Thrilled to announce the arrival of Moshe Mikanovsky
We are so thrilled to announce our new Director of Product Managent -- Moshe Mikanovsky. Moshe is a leader in product management who started his career on the engineering side, specifically within the enterprise real-time B2B software space. He fell in love with product management after seeing the gap that existed between what customers wanted and what engineering produced. Moshe enjoys applying his lean iterative approach to develop products that exceed users’ expectations. Moshe co-host the Product for Product Podcast where he talks about products that product professionals use. He published his debut novel The Resurrector in January 2022. Living in Toronto, he can’t stand the cold winters but loves his Canadian home and the maple trees all over. Welcome aboard and buckle up! It’s going to be one helluva ride...
We asked him to participate in our new interview series, where we ask product podcast hosts to answer 5 questions on different product topics.
[Q] Do you think that company strategy and product strategy are the same? Should they be the same?
Depends really on what the company does, if it's a product company I would say that the strategy for both company and product are much more the same then other types of companies. In general, there should always be a direct relationship between the two, where the company's strategy is defined first based on its vision, and then everything else is derived from that to achieve that strategy, including the product strategy.
[Q] Should product managers be involved in defining, refining, and managing the company strategy?
For the organizations that their core existence is the product, for sure, the product managers should be part of creating the company strategy, as it is tightly coupled with their product strategy. For other organizations, where the product might just be an enabler for another value-creation means (like a service), product managers are usually more the recipients of the company's strategy, and should align their product strategy to achieve the company's.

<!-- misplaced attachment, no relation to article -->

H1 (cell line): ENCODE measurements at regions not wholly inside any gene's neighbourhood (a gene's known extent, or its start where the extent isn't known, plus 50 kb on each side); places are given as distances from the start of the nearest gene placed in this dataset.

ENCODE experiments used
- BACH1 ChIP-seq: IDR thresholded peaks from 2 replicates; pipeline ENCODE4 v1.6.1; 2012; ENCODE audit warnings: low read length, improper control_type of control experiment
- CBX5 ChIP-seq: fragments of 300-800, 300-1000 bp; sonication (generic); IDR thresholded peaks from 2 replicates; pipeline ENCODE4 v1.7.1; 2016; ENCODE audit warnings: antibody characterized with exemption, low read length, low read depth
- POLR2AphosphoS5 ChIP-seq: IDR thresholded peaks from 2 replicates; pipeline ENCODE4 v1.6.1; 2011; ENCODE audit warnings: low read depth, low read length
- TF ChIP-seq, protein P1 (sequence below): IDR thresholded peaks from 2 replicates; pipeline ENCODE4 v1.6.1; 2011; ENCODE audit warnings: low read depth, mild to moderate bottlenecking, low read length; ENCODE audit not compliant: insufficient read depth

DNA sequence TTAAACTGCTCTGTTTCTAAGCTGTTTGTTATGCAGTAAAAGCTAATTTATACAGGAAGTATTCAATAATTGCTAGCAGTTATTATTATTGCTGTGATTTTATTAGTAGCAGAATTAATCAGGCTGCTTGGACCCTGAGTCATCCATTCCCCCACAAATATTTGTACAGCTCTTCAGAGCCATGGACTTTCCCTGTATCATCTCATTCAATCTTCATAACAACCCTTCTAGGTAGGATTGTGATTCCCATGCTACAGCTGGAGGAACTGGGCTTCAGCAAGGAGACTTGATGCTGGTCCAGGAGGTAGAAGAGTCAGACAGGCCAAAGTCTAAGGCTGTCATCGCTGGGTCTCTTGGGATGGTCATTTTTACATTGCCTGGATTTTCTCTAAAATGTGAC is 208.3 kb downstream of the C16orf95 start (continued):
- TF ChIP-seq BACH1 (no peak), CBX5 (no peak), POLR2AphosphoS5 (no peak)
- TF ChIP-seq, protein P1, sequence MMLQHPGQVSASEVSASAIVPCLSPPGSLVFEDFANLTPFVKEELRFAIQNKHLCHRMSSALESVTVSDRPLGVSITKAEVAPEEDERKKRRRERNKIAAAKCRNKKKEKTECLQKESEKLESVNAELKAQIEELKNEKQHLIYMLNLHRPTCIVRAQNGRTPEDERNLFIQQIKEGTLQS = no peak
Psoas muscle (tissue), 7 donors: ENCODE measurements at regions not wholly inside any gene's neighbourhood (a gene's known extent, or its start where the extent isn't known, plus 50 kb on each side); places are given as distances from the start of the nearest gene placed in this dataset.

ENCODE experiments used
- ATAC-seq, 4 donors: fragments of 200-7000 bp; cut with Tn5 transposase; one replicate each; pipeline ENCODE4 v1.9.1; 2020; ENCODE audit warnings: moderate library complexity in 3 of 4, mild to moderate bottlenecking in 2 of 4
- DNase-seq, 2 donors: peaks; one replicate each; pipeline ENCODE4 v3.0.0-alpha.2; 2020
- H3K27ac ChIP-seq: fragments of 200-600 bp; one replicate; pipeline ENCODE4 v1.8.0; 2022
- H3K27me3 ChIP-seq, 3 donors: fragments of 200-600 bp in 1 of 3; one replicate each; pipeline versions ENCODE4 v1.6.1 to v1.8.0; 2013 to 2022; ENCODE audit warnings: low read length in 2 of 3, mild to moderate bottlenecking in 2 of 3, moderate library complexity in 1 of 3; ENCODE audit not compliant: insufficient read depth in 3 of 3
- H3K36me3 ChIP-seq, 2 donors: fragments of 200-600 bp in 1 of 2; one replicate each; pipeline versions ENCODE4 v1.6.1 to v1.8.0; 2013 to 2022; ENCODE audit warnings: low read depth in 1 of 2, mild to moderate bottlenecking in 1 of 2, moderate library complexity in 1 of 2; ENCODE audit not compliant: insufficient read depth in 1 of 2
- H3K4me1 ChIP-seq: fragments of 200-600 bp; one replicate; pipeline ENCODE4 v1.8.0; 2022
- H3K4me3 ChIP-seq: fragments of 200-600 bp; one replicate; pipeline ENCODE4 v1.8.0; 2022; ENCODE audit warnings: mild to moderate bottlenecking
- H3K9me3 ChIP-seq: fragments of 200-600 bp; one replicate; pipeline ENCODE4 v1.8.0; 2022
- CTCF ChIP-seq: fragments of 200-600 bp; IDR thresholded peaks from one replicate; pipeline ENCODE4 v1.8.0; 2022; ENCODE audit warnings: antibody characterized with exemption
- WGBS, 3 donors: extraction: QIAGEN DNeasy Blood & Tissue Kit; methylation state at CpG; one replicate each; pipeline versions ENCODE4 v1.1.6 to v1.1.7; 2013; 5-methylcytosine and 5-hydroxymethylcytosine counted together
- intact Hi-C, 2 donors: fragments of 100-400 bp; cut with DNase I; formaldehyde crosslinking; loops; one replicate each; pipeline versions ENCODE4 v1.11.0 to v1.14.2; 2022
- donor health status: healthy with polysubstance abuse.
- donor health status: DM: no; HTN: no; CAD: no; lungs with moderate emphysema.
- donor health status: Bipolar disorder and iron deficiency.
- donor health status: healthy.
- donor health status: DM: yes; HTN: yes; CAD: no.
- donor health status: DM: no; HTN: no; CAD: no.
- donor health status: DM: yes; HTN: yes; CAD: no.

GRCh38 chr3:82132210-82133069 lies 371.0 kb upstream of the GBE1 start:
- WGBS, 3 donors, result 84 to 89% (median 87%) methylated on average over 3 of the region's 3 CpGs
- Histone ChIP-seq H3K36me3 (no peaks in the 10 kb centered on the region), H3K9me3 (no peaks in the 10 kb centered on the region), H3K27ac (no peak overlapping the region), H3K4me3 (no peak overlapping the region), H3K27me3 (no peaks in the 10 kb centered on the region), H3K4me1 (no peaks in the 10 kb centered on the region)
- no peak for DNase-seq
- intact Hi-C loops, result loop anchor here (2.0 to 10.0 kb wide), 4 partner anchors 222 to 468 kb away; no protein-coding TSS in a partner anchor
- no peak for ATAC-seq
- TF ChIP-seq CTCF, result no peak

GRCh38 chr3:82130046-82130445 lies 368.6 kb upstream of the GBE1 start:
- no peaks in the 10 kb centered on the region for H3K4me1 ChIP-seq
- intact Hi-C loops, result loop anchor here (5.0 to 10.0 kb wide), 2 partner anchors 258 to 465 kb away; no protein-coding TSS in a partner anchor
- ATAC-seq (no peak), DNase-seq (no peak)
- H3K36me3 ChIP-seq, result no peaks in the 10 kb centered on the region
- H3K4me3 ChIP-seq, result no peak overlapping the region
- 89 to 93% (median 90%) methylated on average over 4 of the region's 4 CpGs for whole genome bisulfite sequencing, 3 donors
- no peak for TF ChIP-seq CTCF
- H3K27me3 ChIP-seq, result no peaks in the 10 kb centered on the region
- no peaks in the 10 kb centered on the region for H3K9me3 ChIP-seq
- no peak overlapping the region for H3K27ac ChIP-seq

[Q] You’ve interviewed many guests on your podcast. How do most people go about defining north star metrics (OKRs)? How do you think the product team should leverage them?
I think that most people don't really understand OKRs or how to do them right. My podcast usually focuses on tools that they are using in their product management stack, so it's a bit detached from the core process of building their products. But at the same time, I've noticed that without a good discipline and good understanding of how to define objectives, which key results fit them the best, and the ability for teams to constantly track them, they fizzle out after one or two cycles. The best way I've seen product teams leveraging them is by having a small number of objectives, which are aligned with the strategy, and empowering the teams to try different things until they are able to achieve their objectives.
[Q] Can you provide your reflections on how product managers should identify their problems. How should they leverage their users to come up with solutions?
I usually try to focus as much as possible on the problems definition rather than the solutions. The main reason is that solutions are easy to find and sift through. Problems, on the other hand, are harder to identify properly, and harder to confirm that they are the right ones to solve. So as product managers we have to be mindful about many aspects - who has the problem, where can I find them, how can I observe them to see where their problem might be, should I believe them when they say a specific thing, and then, how do I verify that an identified problem is a real one rather than a perceived one. With these observations and relationships created with the users, product managers are almost like therapists, who can plainly put a mirror in front of the users to offer different ways to see the problem, which can trigger ideas for solutions with the users. That should tie back into the previous assessment - what is a real problem, as we don't want to create work around with bad solutions, or solve the wrong problem. And, we definitely don't want to create new problems.
[Q] Finally, what is the main pain point that you think product managers are feeling today?
Cultural fit in the organization. Many orgs know they need product management, but they don't understand why and how to do it. With a bad cultural fit, the challenges product managers need to face are mostly uphill; stress with and between stakeholders, pull and push in different directions, changing directions on a regular basis, feature factory teams... There are many issues that are counter-productive for product management, and usually stems from bad culture. And changing the culture is not the job of the product manager but of the person at the very top of the organization.
About Product for Product Podcast
Product for Product is a show hosted by Matt Green and Moshe Mikanovsky aimed at helping listeners navigate the growing depth of product management tools while also providing our insights into the categories that make up the PM role. We will take listeners with us on a journey of discovery through areas of product analytics, road mapping, productivity and many others. If you want to keep up with the latest in product management come along for the ride!
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